Alternative remuneration methods – accelerated options
05/05/2008
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In November 2007  we came out in support for the application of share options for some companies (see HERE).  In addition, we advocated consideration, in the right circumstances, of options granted with a discount to market price.  This month we like to push the executive pay envelope a little further to breakout of cloistered thinking and practices that are not in shareholders’ best interests, suggesting consideration of accelerated options in some situations.

We like to challenge accepted notions of executive remuneration because, frankly, many of them are not effective.  Yet companies and their advisers persist because it is the way things have always been done.  Now, however, there is strong evidence that proxy firms and investors are willing to consider difference, providing it is supported by an appropriate rationale. 

Accelerated options may be one of these.

Accelerated options may be simply a grant of options (often with service based vesting) that allows for vesting to be accelerated if certain performance requirements are met. But the employee may be able to get his/her hands on the option and exercise it earlier if certain performance requirements are met.  For example, an executive will be allowed to exercise all options if the FDA approves its new drug for clinical trials in the US.

This is different from traditional Australian plans.  Traditional plans allow only a proportion to vest according to performance criteria to be achieved over a set and inflexible performance period.  For example, 50% of options could vest if the company’s total shareholder return (TSR) relative to peer companies’ TSRs is ranked at the 50th percentile after a set 3 year period.

Accelerated options are practiced in Australia by only a handful of companies.  These tend to be, in the main, well managed but relatively newly listed mining companies with a lot of potential but limited cash flow.  However, they are standard practice in the US, where they originated as a way around certain US specific accounting requirements.  Now these US accounting requirements have changed and are much closer to international and Australian standards.  Yet US practices still seem bound by the quirkiness of dead and buried accounting treatments in how they construct incentive plans.  Interestingly, most US applications of accelerated option plans are not congruent with business strategies, so many US companies would be hard put to provide a rationale for their continued use given other alternatives.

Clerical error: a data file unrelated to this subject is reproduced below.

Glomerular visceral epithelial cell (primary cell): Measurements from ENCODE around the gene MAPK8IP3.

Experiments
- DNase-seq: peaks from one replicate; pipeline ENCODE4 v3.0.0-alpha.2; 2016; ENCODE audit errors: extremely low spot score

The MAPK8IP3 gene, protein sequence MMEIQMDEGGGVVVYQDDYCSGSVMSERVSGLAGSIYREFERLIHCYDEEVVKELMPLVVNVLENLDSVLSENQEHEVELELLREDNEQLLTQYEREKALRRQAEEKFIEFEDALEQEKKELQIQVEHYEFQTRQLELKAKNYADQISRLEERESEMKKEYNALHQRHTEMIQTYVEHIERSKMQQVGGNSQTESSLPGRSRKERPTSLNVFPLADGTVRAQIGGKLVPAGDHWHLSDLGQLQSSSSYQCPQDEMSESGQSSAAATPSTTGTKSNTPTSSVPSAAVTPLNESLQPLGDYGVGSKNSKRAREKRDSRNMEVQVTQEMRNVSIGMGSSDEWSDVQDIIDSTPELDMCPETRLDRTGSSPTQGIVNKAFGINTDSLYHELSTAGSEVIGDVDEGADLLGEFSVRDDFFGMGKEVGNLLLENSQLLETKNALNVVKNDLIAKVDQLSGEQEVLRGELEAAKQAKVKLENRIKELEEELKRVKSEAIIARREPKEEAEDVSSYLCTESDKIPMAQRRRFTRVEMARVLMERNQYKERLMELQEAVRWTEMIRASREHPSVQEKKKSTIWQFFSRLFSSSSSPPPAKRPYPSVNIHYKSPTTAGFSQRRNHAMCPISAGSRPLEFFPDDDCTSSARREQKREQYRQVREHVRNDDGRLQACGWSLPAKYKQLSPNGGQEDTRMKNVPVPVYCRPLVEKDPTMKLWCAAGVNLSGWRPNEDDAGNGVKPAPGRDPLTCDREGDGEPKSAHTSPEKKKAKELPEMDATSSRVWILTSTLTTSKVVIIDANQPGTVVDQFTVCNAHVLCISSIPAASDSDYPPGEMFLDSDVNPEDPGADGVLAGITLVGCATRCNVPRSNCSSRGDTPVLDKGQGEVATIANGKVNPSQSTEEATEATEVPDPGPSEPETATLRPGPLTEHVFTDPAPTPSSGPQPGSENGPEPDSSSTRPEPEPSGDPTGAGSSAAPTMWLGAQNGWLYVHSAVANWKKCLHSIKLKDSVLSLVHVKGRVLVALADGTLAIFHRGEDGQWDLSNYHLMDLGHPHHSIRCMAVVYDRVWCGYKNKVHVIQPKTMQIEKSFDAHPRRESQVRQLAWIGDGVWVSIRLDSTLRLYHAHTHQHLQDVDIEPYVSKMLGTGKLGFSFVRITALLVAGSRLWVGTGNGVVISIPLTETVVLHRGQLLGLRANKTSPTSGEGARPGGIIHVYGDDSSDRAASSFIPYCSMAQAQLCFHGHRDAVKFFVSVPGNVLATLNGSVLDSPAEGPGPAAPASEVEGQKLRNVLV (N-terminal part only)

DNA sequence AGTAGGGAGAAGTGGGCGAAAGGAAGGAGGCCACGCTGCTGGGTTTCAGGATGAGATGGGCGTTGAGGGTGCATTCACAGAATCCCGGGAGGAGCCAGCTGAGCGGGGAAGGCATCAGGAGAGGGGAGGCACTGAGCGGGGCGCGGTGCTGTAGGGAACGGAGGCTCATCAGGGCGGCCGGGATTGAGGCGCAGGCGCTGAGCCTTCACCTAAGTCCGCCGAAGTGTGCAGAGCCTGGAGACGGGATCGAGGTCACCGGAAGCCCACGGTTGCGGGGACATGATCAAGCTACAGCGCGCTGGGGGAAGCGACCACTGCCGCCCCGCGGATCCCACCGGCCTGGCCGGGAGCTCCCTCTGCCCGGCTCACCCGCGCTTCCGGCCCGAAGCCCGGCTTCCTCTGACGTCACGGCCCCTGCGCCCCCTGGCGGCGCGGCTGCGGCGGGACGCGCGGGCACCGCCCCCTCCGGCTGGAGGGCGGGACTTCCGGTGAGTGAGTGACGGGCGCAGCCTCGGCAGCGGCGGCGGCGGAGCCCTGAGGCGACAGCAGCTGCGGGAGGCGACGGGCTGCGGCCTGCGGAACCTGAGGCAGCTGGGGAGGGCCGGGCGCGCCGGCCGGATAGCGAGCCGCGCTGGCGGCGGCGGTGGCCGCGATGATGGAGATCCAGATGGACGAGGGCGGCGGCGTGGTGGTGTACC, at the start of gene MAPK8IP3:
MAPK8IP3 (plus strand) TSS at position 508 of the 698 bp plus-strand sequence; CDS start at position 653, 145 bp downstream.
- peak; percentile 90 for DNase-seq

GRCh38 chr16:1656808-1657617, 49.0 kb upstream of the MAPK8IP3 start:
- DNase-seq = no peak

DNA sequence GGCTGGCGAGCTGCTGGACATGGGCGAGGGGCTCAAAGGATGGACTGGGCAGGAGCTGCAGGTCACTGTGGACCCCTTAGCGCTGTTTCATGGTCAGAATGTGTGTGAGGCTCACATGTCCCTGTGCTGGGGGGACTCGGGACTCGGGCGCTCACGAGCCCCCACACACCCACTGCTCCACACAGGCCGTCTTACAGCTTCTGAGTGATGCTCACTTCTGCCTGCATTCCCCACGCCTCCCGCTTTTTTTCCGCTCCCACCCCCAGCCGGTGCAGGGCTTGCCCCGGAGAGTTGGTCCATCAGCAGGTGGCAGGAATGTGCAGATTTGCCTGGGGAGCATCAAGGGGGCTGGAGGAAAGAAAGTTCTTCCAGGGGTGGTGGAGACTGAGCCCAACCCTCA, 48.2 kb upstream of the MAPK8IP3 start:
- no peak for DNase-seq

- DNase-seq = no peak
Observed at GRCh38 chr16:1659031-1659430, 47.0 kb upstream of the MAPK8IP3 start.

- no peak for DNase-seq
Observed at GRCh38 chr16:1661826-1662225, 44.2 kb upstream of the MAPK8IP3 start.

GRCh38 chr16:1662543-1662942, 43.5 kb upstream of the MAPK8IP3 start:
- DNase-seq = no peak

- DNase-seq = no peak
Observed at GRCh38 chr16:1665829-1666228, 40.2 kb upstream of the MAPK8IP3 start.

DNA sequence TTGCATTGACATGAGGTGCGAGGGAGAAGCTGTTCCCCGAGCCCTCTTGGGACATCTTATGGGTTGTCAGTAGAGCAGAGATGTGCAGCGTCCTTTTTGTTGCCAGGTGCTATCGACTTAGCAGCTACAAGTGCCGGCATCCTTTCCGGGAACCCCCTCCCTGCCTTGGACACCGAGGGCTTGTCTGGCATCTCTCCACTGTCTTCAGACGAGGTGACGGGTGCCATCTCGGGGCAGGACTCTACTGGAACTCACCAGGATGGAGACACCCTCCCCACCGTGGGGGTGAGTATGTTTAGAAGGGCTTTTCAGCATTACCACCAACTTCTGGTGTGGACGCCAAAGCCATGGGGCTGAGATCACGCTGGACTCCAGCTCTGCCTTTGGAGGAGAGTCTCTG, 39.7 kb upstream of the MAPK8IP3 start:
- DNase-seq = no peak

But in particular instances we envisage accelerated options as being a useful incentive and worthy of consideration by a reasonable number of Australian companies.  In particular, they lend themselves to listed companies trying to emulate some aspects of a private equity model.  That is, a listed company takes a big capital risk, such as a relatively large acquisition or new technology investment.  Shareholders will make big returns, but these returns will not be fully realised for several years.  Traditional rolling 3 year plans would not be appropriate, given the all consuming and longer term aspects of the investment.  The sooner certain operational or strategic goals are achieved, the sooner these returns will be realised.  In fact, given the time value of money, returns could be significantly enhanced if prescribed goals are realised sooner. 

Accelerated options are not for all companies.  In fact only a minority of companies would be well suited to use them.  Even then, they would only be suited to a particular window of time for a particular type of strategy.  They are generally not applicable for ongoing operational, organic growth strategies, requiring steady and measurable progress in sustainable earnings growth.  They are better suited for transformational strategies.  Examples that could be identified with major Australian company risk takers include:

• Major rollouts of transformational telecommunications networks
• Packaging and selling off non-core parts of an airline business
• Bringing into production a major iron ore operation for a newly listed mining company
• Finding new gas fields to fill the capacity of a LNG train under construction
• Doubling the company’s capitalisation to develop relatively untried “hot rock” power generation technologies, or
• Swallowing a global acquisition that increases iron ore revenues by 140%

Yet over and over again we bear witness to companies like the above going through the motions with the same, often inappropriate incentive methods used by non-transformational companies.  Perhaps proxy firms and investors should consider no votes to remuneration reports that, while describing remuneration frameworks similar to hundreds of other companies, are clearly inappropriate!  Now, wouldn’t proxy firms and investors egging companies on to be more radical in their executive remuneration be a nice change?

There are no major taxation or accounting issues associated with their use compared to the regular model of incentive options used in Australia.

© Guerdon Associates 2021
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